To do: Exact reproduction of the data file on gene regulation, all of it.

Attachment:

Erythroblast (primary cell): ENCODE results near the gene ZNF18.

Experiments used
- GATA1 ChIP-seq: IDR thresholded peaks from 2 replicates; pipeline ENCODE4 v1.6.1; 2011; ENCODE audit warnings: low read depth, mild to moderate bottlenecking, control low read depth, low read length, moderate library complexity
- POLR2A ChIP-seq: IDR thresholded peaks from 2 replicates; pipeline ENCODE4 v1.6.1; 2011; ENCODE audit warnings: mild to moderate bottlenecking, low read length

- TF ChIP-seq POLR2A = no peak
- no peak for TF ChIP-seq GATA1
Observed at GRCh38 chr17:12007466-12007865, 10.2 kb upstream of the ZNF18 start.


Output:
Erythroblast (primary cell): ENCODE results near the gene ZNF18.

Experiments used
- GATA1 ChIP-seq: IDR thresholded peaks from 2 replicates; pipeline ENCODE4 v1.6.1; 2011; ENCODE audit warnings: low read depth, mild to moderate bottlenecking, control low read depth, low read length, moderate library complexity
- POLR2A ChIP-seq: IDR thresholded peaks from 2 replicates; pipeline ENCODE4 v1.6.1; 2011; ENCODE audit warnings: mild to moderate bottlenecking, low read length

- TF ChIP-seq POLR2A = no peak
- no peak for TF ChIP-seq GATA1
Observed at GRCh38 chr17:12007466-12007865, 10.2 kb upstream of the ZNF18 start.